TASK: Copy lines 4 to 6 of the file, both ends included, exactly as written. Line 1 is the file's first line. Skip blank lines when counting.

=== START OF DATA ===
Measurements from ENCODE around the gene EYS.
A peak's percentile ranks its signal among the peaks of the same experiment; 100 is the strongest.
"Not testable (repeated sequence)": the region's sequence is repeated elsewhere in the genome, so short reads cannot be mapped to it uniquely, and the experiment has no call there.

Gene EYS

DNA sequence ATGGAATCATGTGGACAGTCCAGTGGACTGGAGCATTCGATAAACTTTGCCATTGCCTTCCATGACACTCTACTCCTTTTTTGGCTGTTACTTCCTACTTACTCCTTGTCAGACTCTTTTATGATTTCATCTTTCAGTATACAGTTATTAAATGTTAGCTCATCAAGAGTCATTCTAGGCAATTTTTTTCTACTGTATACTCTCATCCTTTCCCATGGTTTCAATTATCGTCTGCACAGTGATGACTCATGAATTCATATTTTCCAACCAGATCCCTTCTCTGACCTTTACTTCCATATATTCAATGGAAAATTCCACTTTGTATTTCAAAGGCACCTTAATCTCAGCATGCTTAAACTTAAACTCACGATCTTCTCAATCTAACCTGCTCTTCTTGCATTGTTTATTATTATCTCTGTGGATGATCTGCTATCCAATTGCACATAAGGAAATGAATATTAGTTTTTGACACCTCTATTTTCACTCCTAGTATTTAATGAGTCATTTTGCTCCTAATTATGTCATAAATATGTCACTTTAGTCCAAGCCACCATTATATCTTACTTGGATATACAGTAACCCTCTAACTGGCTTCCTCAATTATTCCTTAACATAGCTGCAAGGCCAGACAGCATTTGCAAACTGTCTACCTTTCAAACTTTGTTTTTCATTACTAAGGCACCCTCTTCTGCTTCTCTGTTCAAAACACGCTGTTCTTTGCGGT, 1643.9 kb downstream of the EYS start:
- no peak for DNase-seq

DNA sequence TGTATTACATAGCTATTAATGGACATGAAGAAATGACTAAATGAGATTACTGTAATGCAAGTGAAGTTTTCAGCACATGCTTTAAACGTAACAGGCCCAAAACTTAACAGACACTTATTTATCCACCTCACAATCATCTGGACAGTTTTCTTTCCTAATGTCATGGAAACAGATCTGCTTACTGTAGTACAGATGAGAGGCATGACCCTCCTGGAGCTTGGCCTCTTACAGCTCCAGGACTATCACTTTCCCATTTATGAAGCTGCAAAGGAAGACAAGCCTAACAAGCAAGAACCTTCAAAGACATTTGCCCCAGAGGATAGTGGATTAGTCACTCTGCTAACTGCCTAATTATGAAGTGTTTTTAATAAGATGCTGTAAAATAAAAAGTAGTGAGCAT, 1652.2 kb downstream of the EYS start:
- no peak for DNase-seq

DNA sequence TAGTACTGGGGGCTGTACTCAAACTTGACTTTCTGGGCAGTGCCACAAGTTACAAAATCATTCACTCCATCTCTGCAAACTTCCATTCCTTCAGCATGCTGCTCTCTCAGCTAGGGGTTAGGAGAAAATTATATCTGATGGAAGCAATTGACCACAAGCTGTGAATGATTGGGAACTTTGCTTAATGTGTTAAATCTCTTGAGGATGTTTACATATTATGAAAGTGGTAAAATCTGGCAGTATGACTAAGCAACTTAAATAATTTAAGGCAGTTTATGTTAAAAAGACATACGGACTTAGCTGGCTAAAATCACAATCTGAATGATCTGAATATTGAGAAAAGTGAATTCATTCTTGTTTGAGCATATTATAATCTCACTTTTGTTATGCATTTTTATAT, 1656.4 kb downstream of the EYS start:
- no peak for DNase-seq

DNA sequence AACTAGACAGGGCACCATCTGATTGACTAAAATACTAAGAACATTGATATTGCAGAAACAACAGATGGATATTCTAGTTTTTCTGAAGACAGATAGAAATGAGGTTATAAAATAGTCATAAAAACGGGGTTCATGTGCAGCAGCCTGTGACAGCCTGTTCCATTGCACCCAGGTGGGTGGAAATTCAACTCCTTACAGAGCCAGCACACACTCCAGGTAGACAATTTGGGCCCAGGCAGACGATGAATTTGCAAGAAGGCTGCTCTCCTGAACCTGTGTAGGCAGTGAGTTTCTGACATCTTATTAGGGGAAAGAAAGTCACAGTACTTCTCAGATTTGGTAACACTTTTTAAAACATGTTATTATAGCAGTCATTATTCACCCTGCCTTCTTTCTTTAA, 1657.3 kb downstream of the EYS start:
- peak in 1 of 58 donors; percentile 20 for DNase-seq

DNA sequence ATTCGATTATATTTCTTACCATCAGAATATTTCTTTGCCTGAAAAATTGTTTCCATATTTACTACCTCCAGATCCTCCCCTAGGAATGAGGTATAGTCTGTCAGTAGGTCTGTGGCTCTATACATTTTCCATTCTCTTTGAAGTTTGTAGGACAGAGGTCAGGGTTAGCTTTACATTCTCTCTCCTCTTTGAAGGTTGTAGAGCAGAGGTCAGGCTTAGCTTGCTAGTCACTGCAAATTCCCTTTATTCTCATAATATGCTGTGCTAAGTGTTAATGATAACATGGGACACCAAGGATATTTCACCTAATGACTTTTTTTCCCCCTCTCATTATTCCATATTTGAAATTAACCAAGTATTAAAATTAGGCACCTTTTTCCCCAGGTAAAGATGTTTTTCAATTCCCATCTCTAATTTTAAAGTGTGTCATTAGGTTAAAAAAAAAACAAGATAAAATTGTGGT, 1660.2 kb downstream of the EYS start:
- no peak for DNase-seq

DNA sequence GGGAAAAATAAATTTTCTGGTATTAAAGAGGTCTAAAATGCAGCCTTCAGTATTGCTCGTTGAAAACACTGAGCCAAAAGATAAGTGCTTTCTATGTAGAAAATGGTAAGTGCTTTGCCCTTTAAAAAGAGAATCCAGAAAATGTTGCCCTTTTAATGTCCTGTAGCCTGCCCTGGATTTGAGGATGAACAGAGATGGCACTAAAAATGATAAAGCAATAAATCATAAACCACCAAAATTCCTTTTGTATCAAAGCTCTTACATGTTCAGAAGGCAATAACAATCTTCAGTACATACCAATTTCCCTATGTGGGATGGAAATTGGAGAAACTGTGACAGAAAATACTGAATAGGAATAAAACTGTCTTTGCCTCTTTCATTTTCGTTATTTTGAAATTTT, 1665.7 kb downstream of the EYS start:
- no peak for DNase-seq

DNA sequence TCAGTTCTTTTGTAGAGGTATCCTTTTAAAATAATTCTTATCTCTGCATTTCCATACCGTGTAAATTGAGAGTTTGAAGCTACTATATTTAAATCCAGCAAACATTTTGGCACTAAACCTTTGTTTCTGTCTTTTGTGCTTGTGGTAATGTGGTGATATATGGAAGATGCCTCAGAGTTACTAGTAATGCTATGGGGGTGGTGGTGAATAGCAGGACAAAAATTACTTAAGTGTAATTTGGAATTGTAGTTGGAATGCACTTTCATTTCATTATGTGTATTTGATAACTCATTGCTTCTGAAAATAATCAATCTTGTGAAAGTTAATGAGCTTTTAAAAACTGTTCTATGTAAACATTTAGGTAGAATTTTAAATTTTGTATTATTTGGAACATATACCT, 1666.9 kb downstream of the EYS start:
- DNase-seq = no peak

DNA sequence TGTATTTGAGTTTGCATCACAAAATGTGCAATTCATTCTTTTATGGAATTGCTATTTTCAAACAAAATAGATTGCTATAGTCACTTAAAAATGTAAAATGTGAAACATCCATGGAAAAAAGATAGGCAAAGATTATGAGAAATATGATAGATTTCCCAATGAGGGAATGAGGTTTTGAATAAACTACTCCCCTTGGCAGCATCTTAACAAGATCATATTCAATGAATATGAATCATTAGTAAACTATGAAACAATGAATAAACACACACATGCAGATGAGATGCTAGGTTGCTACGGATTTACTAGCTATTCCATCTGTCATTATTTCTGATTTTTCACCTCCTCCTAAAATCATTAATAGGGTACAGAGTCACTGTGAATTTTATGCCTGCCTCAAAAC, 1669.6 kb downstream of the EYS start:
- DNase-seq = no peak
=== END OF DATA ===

Gene EYS

DNA sequence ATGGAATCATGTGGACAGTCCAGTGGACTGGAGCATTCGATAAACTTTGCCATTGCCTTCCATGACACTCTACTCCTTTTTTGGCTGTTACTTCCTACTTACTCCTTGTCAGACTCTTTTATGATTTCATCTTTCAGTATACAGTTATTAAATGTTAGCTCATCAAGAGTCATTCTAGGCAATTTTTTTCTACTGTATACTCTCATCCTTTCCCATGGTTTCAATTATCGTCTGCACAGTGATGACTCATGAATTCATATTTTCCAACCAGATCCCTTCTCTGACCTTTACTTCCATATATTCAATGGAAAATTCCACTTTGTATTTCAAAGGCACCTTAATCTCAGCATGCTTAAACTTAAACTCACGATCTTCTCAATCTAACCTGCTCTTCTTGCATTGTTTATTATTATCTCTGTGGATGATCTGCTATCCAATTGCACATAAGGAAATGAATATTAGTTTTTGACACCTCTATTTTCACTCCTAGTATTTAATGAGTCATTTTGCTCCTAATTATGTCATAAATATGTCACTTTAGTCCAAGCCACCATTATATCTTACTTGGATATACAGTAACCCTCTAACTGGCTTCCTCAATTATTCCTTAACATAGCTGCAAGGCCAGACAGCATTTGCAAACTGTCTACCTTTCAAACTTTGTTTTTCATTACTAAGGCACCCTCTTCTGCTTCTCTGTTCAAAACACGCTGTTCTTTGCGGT, 1643.9 kb downstream of the EYS start:
- no peak for DNase-seq